In what was probably the last dispute between him and Litvinov, Chicherin lost out in the decision. In September he left Moscow for a second extended period of medical treatment in Germany. Litvinov was appointed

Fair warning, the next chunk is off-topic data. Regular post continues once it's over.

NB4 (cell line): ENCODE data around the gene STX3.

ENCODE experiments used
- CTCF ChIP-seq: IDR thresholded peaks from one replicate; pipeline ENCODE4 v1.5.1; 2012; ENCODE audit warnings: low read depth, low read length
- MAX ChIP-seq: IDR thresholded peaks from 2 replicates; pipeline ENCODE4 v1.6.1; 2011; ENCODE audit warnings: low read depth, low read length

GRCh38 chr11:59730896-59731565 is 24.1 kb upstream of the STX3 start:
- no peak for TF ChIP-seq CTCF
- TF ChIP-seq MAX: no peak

acting commissar and took over operational leadership of the NKID. Chicherin was in effect leaving the Foreign Commissariat forever.[44] Although he returned in June 1930 with some of his previous energy restored, he resigned the next month to be succeeded by Litvinov. What combination of ill health, discouragement at the course of Soviet foreign relations, rivalry with Litvinov, and the problems associated with conducting a consensus foreign policy for an internally conflicted party leadership led to the demise of Chicherin has not been documented. Sheinis suggests that the internal conflicts, along with his failing health, constituted the crucial factor in the erosion of Chicherin's position in policy making and his eventual resignation. Although Litvinov lacked Chicherin's powers of policy conception, he was well suited to dealing with the party leadership. He was less outwardly emotional than Chicherin, stronger-willed, and more capable of concealing his personal policy preferences. Above all, he was less confrontational and less demanding in his relations with the Central Committee.[45] Typically, Chicherin's last interventions in policy formation were directed at reprimanding Comintern spokesmen for making public statements that he considered damaging to relations with Germany.[46] He regarded Weimar Germany and Kemalist Turkey as the anchors of Soviet policy in Europe and Asia, respectively; promoting favorable relations with them was his major achievement as commissar and his chief legacy.